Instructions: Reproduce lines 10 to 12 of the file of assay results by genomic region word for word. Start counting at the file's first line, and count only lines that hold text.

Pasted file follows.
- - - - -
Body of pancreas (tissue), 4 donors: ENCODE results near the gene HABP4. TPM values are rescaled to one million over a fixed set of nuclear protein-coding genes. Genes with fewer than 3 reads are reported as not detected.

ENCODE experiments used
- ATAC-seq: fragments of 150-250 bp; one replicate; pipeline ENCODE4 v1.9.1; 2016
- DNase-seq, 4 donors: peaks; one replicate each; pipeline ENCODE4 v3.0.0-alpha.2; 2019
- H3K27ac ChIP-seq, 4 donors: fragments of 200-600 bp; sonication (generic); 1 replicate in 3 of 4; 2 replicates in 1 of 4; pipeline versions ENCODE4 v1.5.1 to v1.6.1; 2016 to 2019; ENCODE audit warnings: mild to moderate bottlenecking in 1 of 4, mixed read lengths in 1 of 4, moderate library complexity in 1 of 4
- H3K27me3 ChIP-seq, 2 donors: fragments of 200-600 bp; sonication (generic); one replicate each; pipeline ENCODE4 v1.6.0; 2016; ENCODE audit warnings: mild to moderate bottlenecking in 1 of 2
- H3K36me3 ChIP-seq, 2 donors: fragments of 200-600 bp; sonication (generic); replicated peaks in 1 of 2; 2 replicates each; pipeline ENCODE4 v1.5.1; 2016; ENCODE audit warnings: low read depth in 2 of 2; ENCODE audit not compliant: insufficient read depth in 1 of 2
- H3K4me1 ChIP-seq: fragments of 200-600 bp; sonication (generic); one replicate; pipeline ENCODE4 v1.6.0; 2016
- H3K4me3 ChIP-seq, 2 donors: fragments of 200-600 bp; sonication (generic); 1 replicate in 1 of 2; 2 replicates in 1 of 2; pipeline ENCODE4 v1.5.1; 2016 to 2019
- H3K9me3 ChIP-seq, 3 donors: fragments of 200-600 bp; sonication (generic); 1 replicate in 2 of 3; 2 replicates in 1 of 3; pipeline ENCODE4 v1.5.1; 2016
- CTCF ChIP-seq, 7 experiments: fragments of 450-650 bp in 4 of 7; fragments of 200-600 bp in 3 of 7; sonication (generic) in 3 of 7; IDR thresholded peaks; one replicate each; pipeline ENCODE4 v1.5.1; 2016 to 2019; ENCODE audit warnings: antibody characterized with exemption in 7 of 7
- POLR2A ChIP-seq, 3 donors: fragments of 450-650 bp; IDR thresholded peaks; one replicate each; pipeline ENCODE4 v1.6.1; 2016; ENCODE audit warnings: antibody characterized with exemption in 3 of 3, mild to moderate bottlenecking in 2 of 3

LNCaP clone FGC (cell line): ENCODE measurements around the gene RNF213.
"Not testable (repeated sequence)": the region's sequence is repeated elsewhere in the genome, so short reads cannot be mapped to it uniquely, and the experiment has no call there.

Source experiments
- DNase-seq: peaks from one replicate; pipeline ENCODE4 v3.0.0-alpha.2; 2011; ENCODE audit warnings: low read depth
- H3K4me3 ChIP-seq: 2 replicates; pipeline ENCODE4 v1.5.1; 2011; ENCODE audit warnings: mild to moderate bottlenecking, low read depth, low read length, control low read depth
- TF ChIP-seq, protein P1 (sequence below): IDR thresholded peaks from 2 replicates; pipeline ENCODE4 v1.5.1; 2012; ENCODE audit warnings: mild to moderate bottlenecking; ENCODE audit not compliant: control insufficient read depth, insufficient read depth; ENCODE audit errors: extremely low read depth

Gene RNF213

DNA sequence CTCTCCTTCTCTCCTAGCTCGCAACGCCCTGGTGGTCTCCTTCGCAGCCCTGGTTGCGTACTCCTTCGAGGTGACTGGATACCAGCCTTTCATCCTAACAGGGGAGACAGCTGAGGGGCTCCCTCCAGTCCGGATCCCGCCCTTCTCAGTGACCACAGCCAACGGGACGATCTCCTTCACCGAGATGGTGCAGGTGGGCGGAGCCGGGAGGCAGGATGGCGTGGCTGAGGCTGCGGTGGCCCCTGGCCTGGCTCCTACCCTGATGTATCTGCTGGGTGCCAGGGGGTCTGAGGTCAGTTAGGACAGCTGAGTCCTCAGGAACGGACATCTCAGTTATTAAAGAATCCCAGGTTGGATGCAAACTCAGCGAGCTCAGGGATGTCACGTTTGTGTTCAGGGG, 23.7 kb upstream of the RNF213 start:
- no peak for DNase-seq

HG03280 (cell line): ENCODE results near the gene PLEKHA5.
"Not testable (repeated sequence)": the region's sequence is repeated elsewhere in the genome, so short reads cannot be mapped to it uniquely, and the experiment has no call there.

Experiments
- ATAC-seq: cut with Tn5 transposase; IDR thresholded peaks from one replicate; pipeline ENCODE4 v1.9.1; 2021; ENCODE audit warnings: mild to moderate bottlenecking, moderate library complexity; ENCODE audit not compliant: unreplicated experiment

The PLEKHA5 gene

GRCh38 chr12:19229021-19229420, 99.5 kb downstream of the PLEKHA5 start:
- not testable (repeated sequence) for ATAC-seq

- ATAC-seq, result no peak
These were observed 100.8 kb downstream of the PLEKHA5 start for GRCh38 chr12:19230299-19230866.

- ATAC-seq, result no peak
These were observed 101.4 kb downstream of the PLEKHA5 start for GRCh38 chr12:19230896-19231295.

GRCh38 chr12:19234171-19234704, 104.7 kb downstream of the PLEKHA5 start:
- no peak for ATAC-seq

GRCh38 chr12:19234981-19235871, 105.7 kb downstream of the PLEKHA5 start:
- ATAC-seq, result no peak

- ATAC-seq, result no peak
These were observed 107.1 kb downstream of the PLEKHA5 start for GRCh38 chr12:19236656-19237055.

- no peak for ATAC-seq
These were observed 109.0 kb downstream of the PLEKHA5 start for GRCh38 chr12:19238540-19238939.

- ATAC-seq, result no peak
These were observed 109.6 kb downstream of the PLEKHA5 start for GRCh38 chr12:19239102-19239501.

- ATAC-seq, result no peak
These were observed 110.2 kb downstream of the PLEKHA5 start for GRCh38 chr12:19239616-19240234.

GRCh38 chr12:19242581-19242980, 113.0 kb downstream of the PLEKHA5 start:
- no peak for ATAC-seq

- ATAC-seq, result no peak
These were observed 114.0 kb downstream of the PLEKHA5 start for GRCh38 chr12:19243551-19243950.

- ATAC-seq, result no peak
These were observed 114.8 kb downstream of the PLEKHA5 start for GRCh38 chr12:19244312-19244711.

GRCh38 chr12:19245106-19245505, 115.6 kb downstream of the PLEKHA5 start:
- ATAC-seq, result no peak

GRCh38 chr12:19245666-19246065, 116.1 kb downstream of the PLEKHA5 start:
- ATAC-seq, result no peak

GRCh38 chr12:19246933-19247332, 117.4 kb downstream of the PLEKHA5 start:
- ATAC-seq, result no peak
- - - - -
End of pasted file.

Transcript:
- H3K9me3 ChIP-seq, 3 donors: fragments of 200-600 bp; sonication (generic); 1 replicate in 2 of 3; 2 replicates in 1 of 3; pipeline ENCODE4 v1.5.1; 2016
- CTCF ChIP-seq, 7 experiments: fragments of 450-650 bp in 4 of 7; fragments of 200-600 bp in 3 of 7; sonication (generic) in 3 of 7; IDR thresholded peaks; one replicate each; pipeline ENCODE4 v1.5.1; 2016 to 2019; ENCODE audit warnings: antibody characterized with exemption in 7 of 7
- POLR2A ChIP-seq, 3 donors: fragments of 450-650 bp; IDR thresholded peaks; one replicate each; pipeline ENCODE4 v1.6.1; 2016; ENCODE audit warnings: antibody characterized with exemption in 3 of 3, mild to moderate bottlenecking in 2 of 3